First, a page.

pen making


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[…] Jerry who was also on leave, in the meanwhile has been in the shed turning pens. This is one he made for me. […]

Posted on September 19, 2007 at 6:41 am

Comment by David

I just starting out in turning pens, etc and would appreciate any tips that you might pass along.


Posted on February 3, 2008 at 4:39 am

Comment by Mike

Wow, this is a great tutorial that is especially helpful for beginners. I just made a site to help newbies learn more about penturning. Feel free to check it out at http://penturning.info and tell me what you think.

Posted on July 2, 2008 at 2:32 pm

Comment by Wood Turner

Great tutorial. I like all the visuals you’ve included. Really nicely done!

Posted on November 17, 2008 at 8:14 pm

Comment by jerry

Thanks for the comment Chistina/Wood Turner – Readers – you should check out her blog by clicking on the name 🙂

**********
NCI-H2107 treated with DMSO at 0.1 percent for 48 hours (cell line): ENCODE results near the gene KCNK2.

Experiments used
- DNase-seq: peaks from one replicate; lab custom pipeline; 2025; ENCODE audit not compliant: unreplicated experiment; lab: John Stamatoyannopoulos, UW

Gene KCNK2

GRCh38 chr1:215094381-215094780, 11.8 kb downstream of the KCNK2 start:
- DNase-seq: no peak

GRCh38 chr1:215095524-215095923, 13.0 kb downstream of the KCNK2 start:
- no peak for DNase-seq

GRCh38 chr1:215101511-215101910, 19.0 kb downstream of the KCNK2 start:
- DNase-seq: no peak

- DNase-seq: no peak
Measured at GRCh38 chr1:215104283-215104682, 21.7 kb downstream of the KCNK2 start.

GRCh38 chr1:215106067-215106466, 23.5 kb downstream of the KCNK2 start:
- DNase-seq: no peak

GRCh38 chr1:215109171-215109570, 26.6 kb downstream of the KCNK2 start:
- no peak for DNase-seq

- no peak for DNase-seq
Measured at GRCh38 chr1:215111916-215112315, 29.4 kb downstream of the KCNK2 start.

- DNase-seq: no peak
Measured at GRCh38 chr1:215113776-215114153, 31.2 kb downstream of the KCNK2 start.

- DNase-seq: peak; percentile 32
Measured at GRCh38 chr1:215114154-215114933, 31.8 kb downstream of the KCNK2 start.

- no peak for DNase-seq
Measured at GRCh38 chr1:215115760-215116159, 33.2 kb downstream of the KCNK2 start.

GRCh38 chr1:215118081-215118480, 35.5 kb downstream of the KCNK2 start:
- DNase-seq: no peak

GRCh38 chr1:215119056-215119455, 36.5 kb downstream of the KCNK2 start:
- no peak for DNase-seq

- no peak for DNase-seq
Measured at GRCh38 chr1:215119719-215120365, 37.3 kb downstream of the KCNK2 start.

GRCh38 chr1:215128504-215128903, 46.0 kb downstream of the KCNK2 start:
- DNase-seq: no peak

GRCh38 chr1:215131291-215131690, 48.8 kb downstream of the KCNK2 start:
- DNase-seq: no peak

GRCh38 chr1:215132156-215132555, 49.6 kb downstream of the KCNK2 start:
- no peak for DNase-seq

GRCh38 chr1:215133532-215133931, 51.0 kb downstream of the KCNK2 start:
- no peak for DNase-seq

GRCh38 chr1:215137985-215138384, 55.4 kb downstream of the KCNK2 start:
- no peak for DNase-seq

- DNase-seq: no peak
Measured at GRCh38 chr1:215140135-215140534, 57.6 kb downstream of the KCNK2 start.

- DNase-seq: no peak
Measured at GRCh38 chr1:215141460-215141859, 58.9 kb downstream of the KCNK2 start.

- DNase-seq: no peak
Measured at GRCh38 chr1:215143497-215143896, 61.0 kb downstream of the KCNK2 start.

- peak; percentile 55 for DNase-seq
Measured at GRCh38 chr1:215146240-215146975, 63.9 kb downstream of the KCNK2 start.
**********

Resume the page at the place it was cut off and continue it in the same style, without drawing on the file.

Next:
Posted on November 17, 2008 at 9:03 pm

Comment by Tool design

Interesting, never know that we can make our own pen like that. Should try it out once I have the time.
Thanks for sharing.

Posted on October 8, 2009 at 5:06 pm

Comment by jerry

Thanks for the comment – I’ve since made some new ones out of Australian Jarrah wood 🙂


Posted on October 10, 2009 at 7:50 am

Comment by Sherwin Moss

I’ve been looking for pen kits for wall street II. I’m having trouble finding them. Would the kits be under a different style name? Thanks

Posted on May 18, 2010 at 11:51 am

Comment by jerry

If you do a search using the term ‘pen kits’ you should reveal a number of suppliers in your country


Posted on May 18, 2010 at 6:44 pm